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0-6-2 Tank
N1
N2
N4
N5
N6
N7
N8
N9
N10
N11
N12
N13
N14
N15
N18
N19

The Gresley N2 0-6-2T Locomotives

Class N2 No. 4741, fitted with condensing gear (M.Peirson)

With the completion of the final batch of Ivatt's N1 0-6-2T suburban tank, the Great Northern Railway (GNR) did not require any further suburban tank locomotives until after World War 1. In 1919 Gresley considered a number of possible designs for a new suburban tank engine, including an improved 0-6-2T, a 2-6-2T, and a 2-6-4T. The improved 0-6-2T was accepted for development, although it is interesting to note that Gresley would later design a 2-6-2T (V1) and his successor, Thompson, would design a 2-6-4T (L1) both for heavier suburban and branch work. The new design was based on the N1, but featured larger diameter cylinders, piston valves, a superheated boiler, and a greater water capacity. The piston valves were positioned above the cylinders, requiring a high-pitched boiler. This combined with a short chimney to keep the locomotive with the Metropolitan loading gauge, gave the N2s a powerful appearance. Sixty locomotives were built between 1920 and 1921, and these were followed by forty-seven Group Standard N2s between 1925 and 1929. Although initially built for suburban services in the Kings Cross area, later locomotives were built for similar services around Edinburgh, Glasgow and Dundee.

There were four main variants of N2, although the sub-classifications (N2/1, N2/2, etc) were not used until about 1928. N2/1 was used to describe the first batch built between 1920 and 1921. These were built at Doncaster (Nos. 4606-15) and the North British Locomotive Co. (Nos. 4721-70). The N2/1s were built with condensers, right-hand drive, a short chimney, and small (7.5in diameter) axlebox journals. Problems with the condensers were soon experienced. Water would surge from the tanks through the pipes to the blastpipe and into the cylinders causing broken piston rings and bent cotters. The condensing drain pipe was widened, but this did not solve the problem. Baffle plates were fitted to the tanks from 1926 to stop the water surging forward, but this appears to have been only a partial solution. A number of N2/1s were moved to Scotland in 1927-28, and had their condensers removed at Doncaster or Cowlairs. Some of these returned to the London area in 1931, and the condensers were refitted.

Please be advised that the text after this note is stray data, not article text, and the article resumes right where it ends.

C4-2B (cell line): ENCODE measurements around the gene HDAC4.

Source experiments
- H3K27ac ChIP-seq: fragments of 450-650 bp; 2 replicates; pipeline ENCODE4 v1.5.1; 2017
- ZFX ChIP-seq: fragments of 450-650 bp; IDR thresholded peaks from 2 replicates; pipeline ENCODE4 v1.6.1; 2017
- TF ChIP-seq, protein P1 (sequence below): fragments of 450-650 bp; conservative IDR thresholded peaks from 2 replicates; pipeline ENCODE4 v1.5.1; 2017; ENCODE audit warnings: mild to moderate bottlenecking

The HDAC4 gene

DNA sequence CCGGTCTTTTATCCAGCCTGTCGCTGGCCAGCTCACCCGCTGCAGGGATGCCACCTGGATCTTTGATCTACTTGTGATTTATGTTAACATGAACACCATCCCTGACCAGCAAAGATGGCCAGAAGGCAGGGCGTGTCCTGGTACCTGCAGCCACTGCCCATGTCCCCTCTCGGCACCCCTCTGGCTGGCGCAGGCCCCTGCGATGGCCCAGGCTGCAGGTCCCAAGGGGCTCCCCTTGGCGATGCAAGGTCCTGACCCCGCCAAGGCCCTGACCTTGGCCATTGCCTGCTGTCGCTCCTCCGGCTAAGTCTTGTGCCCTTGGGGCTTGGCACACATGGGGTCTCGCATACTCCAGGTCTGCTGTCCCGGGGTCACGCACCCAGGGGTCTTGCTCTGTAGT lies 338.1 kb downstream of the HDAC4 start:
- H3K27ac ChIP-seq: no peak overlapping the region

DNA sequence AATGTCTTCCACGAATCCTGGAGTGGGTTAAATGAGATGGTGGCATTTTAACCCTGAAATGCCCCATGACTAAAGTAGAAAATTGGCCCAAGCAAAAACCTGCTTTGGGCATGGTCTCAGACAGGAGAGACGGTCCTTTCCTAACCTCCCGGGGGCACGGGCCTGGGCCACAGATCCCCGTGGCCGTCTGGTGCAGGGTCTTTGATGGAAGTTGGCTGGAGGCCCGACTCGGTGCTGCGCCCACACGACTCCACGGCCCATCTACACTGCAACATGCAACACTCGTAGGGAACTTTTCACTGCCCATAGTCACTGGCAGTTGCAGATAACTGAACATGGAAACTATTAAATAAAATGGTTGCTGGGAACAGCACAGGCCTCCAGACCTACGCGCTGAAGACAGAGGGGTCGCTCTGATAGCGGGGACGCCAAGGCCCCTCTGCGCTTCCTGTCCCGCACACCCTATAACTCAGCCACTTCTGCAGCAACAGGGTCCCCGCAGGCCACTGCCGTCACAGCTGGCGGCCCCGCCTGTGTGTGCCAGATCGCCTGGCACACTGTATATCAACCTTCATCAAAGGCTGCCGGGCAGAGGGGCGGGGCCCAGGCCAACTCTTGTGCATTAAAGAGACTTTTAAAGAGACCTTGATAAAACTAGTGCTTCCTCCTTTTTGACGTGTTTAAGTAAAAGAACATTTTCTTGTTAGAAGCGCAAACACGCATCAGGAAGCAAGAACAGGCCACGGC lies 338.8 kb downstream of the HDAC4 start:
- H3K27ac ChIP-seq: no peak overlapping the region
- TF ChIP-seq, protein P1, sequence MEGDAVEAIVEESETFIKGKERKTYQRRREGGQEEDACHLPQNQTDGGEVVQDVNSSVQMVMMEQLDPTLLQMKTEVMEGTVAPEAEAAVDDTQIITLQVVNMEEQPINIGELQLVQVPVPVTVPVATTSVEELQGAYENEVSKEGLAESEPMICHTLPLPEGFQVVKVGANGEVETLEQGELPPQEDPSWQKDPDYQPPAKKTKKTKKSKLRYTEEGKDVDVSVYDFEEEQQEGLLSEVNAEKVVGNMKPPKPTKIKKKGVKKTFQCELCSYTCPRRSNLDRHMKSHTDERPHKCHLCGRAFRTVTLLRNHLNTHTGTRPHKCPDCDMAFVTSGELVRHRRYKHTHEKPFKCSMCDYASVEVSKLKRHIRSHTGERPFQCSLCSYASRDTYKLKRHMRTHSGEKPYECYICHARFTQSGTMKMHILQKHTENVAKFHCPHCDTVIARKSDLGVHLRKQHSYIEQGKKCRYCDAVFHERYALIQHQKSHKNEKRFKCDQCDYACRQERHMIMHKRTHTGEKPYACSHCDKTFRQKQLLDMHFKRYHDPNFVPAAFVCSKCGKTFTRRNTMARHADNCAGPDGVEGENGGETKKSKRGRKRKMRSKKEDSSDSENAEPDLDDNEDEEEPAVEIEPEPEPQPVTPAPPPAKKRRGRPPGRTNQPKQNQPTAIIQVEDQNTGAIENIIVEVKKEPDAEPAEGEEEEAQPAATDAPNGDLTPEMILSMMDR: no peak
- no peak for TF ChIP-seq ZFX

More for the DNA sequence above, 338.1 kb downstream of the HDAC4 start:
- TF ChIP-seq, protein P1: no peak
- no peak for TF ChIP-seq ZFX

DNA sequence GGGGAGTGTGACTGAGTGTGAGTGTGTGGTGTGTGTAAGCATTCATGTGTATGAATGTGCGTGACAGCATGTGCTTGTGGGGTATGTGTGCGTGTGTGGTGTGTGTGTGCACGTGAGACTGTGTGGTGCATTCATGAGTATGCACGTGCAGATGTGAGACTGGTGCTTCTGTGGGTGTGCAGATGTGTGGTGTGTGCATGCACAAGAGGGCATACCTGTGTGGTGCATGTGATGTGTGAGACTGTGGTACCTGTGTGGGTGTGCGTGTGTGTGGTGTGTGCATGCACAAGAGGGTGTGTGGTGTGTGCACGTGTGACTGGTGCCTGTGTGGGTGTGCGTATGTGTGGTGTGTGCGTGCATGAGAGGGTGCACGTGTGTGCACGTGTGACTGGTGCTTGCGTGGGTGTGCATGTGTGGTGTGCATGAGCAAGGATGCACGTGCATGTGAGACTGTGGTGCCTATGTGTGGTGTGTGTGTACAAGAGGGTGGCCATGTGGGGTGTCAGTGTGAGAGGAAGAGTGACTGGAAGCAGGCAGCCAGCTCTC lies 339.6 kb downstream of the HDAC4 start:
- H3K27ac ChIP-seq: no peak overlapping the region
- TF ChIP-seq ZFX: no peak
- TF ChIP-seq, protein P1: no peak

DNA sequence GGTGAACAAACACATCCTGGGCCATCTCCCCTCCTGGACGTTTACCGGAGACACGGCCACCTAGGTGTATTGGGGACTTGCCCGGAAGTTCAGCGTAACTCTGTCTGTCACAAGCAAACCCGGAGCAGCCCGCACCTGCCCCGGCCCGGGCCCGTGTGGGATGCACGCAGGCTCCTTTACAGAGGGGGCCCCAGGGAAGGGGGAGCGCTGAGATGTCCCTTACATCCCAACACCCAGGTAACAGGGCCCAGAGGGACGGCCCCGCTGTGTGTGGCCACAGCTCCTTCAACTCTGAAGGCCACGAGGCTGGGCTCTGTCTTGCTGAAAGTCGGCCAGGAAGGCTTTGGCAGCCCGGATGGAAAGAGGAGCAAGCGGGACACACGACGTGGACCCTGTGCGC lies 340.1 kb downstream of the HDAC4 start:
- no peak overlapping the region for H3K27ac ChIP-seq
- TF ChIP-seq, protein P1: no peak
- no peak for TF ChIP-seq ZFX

As with the N1, a water tank was located under the N2/1's coal bunker. This was shaped to also surround the coal space, and had a sloped top to ease coal shovelling. Unlike the N1, the bunker was only flared at the back.

Originally lubrication of the axleboxes was from a siphon trimming feed. After an experiment in 1922 with No. 1736, Wakefield No. 7 mechanical lubricators were found to consume less oil and give less trouble. These lubricators became standard from 1926. A Wakefield No. 7 lubricator was also provided for cylinder and steam chest lubrication.